The meadow's tranquility belied its history of carnage. Buried a few feet away was Ben himself along with the other men and women who'd taken care of Rosencrantz over the years. Seth had known Reyes for just a short time, but the old man had had a profound impact on his life. The sky changed to match Seth's gray mood; clouds rolled in, the wind began to whip.

"Oh my, where did this gale come from all of a sudden?" asked Helen.

It was more than sudden ... it was damned unnatural. Did I do this? Seth wondered, having no true sense of his power's subconscious limits. The sky darkened further; a cold rain fell. Thunder rumbled within the clouds. Seth recognized this storm ... he had been in one like it fourteen years ago.

He escorted Helen back to the trailer, driving his wizard's staff into the muddy earth to brace them against the wind. They entered just as golf ball–sized hail began dinging the aluminum roof. Darkness enveloped the meadow, and Seth worried about Lelani out there in the woods.

Through rain-streaked windows, he searched for her, mistaking some piece of animated brush along the forest edge for human activity. It had gotten so dark, his reflection was opaque; hazel eyes like crescents balanced on their tips — the eyes of an older soul. Just when he'd written off all the outside movements to the undulations of boughs and branches, some new activity, a flicker at the far edge of the meadow, renewed his attention. The atmosphere outside was thick with water, refracting what little illumination the weather offered. He thought it might have been the local college kids who often camped to drink and smoke, until a crack of lightning lit the meadow. What he saw chilled him.

"Who are they?" Helen asked, peeking through the window beside him.

People emerged from a thin black gash as though the air were giving birth. The gash pulsed and wormed like a suspended black lightning bolt slowed to a millionth of its speed. Black threads emanated from the edges of the opening like frayed silk. Seth had never seen blackness like this — so deep and absolute, blackness that was brighter than light. The world around it appeared a low-resolution image by comparison.

"Helen, get back to Puerto Rico and lock the door behind you," Seth ordered. Without hesitation, she left through the back door portal of the trailer, and cut the junction to the meadow.

Seth communed with Rosencrantz and, with a gesture not unlike a Catholic priest's blessing, erected a protective umbrella of shimmering hyper-dense air above him. Seth walked out toward the travelers, who numbered almost a dozen, all wearing hooded cloaks and boots of leather or suede and sword belts. A tall lanky man in a dark gray robe and hood carried a torch. Half the party wore the gold dress cloaks of Aandor's Dukesguarde. Rescue party? was Seth's first thought.

The rip in space sealed itself behind the last traveler. The rain abated and the clouds started to dissipate. Seth was thirty yards away when he sensed Rosencrantz's discomfort, which caused him to exhale a soft, "Oh!" The men in black raised their crossbows toward Seth in unison.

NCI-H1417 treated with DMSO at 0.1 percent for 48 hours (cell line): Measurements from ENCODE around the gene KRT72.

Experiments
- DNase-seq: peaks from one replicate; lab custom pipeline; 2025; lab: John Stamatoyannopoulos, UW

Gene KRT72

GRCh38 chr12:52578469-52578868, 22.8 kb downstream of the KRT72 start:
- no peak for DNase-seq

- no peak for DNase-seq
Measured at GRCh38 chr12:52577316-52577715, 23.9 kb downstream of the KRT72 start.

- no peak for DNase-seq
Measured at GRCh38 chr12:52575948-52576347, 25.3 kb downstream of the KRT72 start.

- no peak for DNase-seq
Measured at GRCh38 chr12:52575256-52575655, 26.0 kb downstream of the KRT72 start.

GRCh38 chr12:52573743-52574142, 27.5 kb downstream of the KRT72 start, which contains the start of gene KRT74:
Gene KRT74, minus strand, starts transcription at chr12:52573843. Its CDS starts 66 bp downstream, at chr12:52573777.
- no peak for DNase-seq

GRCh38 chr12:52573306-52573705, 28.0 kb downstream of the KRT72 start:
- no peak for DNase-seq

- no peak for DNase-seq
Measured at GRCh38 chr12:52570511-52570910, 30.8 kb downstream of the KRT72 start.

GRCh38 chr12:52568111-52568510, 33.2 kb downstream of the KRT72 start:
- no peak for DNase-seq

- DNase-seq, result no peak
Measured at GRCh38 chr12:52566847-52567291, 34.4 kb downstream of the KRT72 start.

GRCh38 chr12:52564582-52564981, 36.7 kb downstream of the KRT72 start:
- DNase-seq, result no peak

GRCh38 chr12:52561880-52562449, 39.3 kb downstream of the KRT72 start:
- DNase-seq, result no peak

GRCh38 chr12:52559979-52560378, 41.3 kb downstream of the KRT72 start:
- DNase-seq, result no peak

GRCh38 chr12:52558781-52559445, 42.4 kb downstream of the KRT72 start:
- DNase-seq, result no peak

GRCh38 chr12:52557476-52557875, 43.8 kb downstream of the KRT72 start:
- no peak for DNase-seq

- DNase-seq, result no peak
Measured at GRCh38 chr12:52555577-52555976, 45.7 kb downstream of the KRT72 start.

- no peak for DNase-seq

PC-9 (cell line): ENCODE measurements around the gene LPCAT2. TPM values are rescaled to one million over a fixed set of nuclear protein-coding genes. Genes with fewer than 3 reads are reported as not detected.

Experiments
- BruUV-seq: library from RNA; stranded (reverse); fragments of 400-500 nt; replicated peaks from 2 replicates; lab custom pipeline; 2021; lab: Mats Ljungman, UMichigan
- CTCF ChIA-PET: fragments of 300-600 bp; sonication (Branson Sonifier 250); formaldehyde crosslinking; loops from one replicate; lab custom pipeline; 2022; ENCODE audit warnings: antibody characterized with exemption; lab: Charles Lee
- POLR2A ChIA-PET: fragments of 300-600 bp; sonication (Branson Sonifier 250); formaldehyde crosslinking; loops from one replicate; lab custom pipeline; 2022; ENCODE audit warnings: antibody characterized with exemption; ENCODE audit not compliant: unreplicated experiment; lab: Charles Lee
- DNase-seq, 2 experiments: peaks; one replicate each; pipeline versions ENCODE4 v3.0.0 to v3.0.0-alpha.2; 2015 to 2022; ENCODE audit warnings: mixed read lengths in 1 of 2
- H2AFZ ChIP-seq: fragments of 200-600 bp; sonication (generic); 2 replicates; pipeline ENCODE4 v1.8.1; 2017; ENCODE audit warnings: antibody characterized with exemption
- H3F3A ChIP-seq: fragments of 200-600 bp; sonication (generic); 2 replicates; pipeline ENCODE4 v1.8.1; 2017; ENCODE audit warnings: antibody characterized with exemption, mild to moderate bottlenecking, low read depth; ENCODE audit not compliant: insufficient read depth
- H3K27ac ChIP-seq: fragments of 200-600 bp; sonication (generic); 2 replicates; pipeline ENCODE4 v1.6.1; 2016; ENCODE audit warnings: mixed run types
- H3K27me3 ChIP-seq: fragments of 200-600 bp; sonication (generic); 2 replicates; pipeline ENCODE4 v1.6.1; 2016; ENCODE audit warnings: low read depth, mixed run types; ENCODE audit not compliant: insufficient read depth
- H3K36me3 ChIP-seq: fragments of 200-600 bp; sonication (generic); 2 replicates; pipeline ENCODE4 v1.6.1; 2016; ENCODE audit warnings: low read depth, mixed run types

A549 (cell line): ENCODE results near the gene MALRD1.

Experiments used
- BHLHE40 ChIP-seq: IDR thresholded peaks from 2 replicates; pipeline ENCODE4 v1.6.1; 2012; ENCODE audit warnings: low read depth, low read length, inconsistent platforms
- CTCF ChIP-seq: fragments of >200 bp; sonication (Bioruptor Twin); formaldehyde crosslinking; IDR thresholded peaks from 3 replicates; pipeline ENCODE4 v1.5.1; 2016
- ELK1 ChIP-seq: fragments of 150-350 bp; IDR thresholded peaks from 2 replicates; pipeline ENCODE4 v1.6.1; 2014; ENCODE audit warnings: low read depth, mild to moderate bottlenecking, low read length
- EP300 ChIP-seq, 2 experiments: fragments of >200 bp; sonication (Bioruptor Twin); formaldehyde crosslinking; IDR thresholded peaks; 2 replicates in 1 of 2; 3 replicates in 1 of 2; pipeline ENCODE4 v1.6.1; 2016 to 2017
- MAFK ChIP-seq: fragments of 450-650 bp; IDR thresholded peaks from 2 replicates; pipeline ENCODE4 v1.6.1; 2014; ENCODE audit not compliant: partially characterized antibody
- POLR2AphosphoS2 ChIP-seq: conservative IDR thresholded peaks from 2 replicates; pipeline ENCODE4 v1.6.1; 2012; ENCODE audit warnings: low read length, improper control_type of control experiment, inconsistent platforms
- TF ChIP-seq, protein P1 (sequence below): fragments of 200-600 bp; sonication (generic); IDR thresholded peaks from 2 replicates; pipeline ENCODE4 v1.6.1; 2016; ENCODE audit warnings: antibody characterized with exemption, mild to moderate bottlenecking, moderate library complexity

"Wait!" Seth cried. He held his arms up in as peaceful a gesture as he could muster. "Friend! Friend of Aandor."


Excerpted from "Blood of Ten Kings"
by .
Copyright © 2018 Edward Lazellari.
Excerpted by permission of Tom Doherty Associates.
All rights reserved. No part of this excerpt may be reproduced or reprinted without permission in writing from the publisher.
Excerpts are provided by Dial-A-Book Inc. solely for the personal use of visitors to this web site.

Table of Contents

Title Page,
Copyright Notice,
What has Gone on Before,
Chapter 1: The Boy in the Box,
Chapter 2: Creep,
Chapter 3: Hoofprints on the Empire State,
Chapter 4: Svengali of Westchester,
Chapter 5: Twisted Sister,
Chapter 6: Jester Minute,
Chapter 7: Bugout,
Chapter 8: Breathe,
Chapter 9: A Prince Among Men,
Chapter 10: The Gilded Cage,
Chapter 11: Lay of the Land,
Chapter 12: Horse Sense,
Chapter 13: Mum Dearest,
Chapter 14: This Old Man ...,
Chapter 15: If a Tree Falls in a Forest ...,
Chapter 16: The Prince of Aandor,
Chapter 17: Role Playing,
Chapter 18: Bridge of Sorrows,
Chapter 19: A Queen's Gambit,
Chapter 20: Crossroads,
Chapter 21: ... Bad Cop,
Chapter 22: Home Front,
Chapter 23: The Crawl,
Chapter 24: Old Acquaintances,
Chapter 25: Fool Against Love,
Chapter 26: Forge Ahead,
Chapter 27: Wormholes 'R' Us,
Chapter 28: A Grand Magus's Last Trick,
Chapter 29: How to Move a Tunnel in Fifty-Four Easy Steps,
Chapter 30: Frozen Sorrows,
Chapter 31: The Phoenix Nest,
Chapter 32: Tunnel of Love,
Chapter 33: You Can't Go Home Again,
Chapter 34: Kissy Face,
Chapter 35: My Husband's Beautiful Girlfriend,
Chapter 36: Parley,
Chapter 37: Ott and Matz,
Chapter 38: The God of War,
Chapter 39: Noble Women,
Chapter 40: Queen Beeyatch,
Chapter 41: There Must be some Kind of Way Out of Here ...,
Chapter 42: The Lady is the Tiger,
Chapter 43: Endgame,
Chapter 44: Flourish,
Also by Edward Lazellari,
About the Author,